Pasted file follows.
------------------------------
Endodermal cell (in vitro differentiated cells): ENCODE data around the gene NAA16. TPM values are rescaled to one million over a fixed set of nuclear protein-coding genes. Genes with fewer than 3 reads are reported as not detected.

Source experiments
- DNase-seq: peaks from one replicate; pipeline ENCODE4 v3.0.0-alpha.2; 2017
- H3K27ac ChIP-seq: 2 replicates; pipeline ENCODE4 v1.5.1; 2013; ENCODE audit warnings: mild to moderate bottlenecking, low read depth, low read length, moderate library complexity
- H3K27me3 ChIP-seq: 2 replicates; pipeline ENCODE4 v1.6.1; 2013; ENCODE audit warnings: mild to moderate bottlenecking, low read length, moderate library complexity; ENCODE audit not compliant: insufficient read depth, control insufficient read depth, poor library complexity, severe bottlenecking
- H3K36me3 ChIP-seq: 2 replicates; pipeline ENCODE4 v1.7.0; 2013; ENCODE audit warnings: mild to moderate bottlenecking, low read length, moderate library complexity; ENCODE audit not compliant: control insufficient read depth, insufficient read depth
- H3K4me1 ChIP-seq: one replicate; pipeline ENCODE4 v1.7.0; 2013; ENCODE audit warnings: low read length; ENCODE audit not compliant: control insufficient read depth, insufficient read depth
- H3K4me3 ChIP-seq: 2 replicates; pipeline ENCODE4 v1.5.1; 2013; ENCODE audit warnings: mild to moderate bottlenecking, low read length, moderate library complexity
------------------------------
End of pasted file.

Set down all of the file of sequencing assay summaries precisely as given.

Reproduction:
Endodermal cell (in vitro differentiated cells): ENCODE data around the gene NAA16. TPM values are rescaled to one million over a fixed set of nuclear protein-coding genes. Genes with fewer than 3 reads are reported as not detected.

Source experiments
- DNase-seq: peaks from one replicate; pipeline ENCODE4 v3.0.0-alpha.2; 2017
- H3K27ac ChIP-seq: 2 replicates; pipeline ENCODE4 v1.5.1; 2013; ENCODE audit warnings: mild to moderate bottlenecking, low read depth, low read length, moderate library complexity
- H3K27me3 ChIP-seq: 2 replicates; pipeline ENCODE4 v1.6.1; 2013; ENCODE audit warnings: mild to moderate bottlenecking, low read length, moderate library complexity; ENCODE audit not compliant: insufficient read depth, control insufficient read depth, poor library complexity, severe bottlenecking
- H3K36me3 ChIP-seq: 2 replicates; pipeline ENCODE4 v1.7.0; 2013; ENCODE audit warnings: mild to moderate bottlenecking, low read length, moderate library complexity; ENCODE audit not compliant: control insufficient read depth, insufficient read depth
- H3K4me1 ChIP-seq: one replicate; pipeline ENCODE4 v1.7.0; 2013; ENCODE audit warnings: low read length; ENCODE audit not compliant: control insufficient read depth, insufficient read depth
- H3K4me3 ChIP-seq: 2 replicates; pipeline ENCODE4 v1.5.1; 2013; ENCODE audit warnings: mild to moderate bottlenecking, low read length, moderate library complexity